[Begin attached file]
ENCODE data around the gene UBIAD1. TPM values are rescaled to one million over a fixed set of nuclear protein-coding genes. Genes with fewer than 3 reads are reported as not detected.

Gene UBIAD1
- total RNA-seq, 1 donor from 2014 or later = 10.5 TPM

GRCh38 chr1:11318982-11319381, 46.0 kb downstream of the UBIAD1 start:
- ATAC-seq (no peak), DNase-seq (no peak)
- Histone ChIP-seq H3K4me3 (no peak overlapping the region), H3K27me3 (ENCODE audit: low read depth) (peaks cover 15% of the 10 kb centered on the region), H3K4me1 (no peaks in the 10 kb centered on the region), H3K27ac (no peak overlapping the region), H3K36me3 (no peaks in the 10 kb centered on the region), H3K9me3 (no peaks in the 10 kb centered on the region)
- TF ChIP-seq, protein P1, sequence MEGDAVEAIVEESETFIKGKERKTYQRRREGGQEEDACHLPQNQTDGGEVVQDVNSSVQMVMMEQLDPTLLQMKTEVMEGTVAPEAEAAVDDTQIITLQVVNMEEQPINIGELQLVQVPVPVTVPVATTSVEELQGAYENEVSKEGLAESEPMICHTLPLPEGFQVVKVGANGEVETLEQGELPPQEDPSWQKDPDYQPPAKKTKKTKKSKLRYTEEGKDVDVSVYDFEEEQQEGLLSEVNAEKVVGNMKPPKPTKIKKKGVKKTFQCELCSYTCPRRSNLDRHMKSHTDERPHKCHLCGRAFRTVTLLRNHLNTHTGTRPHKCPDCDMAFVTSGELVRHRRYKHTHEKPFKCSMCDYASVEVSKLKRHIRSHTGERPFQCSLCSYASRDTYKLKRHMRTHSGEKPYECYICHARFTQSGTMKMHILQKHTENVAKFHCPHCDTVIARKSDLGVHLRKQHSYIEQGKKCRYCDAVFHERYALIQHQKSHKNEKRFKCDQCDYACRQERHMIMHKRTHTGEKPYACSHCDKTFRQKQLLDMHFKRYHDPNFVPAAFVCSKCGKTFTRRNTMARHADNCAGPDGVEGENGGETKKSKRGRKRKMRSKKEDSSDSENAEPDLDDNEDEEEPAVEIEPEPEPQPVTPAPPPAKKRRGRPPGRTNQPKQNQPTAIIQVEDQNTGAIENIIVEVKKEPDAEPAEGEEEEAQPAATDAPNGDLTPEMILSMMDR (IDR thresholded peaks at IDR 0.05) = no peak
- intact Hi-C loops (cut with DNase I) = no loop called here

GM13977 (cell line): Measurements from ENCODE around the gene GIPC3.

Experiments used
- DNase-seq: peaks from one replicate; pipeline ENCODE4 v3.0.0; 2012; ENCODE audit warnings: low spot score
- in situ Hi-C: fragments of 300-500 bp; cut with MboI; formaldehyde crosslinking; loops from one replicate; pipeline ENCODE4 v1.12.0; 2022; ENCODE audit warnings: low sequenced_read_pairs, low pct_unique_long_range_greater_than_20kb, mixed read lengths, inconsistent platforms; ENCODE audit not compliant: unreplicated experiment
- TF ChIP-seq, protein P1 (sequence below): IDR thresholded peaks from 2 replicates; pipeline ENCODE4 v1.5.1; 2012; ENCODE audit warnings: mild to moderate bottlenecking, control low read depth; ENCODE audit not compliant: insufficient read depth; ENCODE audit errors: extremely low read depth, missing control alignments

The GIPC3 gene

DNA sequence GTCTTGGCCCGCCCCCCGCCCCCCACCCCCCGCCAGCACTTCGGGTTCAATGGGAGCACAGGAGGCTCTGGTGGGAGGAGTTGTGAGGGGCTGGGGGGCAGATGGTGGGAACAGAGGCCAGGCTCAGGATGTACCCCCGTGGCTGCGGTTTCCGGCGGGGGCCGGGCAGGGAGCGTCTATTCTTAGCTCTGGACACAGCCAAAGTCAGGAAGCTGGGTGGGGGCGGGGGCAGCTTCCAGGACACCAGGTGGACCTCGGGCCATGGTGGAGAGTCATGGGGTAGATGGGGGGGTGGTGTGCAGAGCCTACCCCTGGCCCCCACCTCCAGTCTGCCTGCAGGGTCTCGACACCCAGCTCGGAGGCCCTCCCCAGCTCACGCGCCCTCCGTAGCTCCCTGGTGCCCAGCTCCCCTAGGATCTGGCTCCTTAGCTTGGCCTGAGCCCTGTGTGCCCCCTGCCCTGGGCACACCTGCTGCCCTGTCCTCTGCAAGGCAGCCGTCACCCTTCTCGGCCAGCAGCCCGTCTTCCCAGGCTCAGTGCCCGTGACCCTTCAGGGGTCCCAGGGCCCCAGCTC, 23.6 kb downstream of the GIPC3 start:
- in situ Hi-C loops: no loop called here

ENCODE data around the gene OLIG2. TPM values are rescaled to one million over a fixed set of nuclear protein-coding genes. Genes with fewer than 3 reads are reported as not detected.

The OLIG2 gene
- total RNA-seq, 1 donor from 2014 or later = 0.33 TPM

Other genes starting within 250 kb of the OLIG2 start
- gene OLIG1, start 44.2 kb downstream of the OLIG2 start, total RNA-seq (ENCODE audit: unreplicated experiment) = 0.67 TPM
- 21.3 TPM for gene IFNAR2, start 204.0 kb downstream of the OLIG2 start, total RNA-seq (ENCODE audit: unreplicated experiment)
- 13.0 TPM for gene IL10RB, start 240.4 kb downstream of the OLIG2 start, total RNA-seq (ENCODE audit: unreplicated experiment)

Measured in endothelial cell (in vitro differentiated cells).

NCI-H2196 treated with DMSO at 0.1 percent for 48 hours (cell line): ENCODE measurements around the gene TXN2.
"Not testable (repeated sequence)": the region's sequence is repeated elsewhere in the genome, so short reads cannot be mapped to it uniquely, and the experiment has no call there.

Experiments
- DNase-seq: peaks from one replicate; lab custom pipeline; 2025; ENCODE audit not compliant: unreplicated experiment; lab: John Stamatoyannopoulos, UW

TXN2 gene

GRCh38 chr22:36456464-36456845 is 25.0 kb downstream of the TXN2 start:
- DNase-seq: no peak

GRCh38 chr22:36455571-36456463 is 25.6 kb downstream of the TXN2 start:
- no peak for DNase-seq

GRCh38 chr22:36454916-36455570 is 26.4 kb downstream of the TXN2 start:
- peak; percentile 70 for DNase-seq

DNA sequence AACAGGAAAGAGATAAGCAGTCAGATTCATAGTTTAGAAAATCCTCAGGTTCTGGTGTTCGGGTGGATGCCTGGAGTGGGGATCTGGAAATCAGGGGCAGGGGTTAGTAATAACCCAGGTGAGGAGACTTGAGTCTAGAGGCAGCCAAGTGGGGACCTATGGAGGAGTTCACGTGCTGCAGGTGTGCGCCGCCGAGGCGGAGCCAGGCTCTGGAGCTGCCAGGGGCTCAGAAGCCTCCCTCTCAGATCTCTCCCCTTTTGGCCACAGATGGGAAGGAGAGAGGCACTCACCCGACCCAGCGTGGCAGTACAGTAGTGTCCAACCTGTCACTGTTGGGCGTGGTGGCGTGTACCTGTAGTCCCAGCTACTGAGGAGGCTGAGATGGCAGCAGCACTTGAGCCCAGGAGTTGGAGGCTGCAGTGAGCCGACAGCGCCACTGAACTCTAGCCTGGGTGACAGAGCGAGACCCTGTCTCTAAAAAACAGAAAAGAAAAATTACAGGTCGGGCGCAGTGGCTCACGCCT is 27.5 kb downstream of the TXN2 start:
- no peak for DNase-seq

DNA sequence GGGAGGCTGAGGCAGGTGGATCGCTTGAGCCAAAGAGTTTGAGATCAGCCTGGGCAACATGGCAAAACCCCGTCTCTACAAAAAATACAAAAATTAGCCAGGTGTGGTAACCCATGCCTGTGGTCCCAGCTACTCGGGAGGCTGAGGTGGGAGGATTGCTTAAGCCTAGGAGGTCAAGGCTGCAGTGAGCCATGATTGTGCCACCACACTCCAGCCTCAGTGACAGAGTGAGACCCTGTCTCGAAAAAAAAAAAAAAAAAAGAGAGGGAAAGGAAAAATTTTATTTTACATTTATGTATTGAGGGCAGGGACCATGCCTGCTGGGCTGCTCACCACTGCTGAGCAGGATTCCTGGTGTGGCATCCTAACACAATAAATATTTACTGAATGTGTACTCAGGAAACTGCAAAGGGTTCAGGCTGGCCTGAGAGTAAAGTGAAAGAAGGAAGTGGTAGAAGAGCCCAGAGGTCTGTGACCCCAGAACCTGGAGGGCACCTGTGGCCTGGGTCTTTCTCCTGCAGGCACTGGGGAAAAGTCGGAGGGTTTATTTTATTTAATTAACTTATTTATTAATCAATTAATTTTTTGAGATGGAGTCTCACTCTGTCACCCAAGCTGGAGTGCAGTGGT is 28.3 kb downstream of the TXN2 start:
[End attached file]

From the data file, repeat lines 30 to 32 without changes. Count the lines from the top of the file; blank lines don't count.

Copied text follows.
GRCh38 chr22:36456464-36456845 is 25.0 kb downstream of the TXN2 start:
- DNase-seq: no peak

GRCh38 chr22:36455571-36456463 is 25.6 kb downstream of the TXN2 start: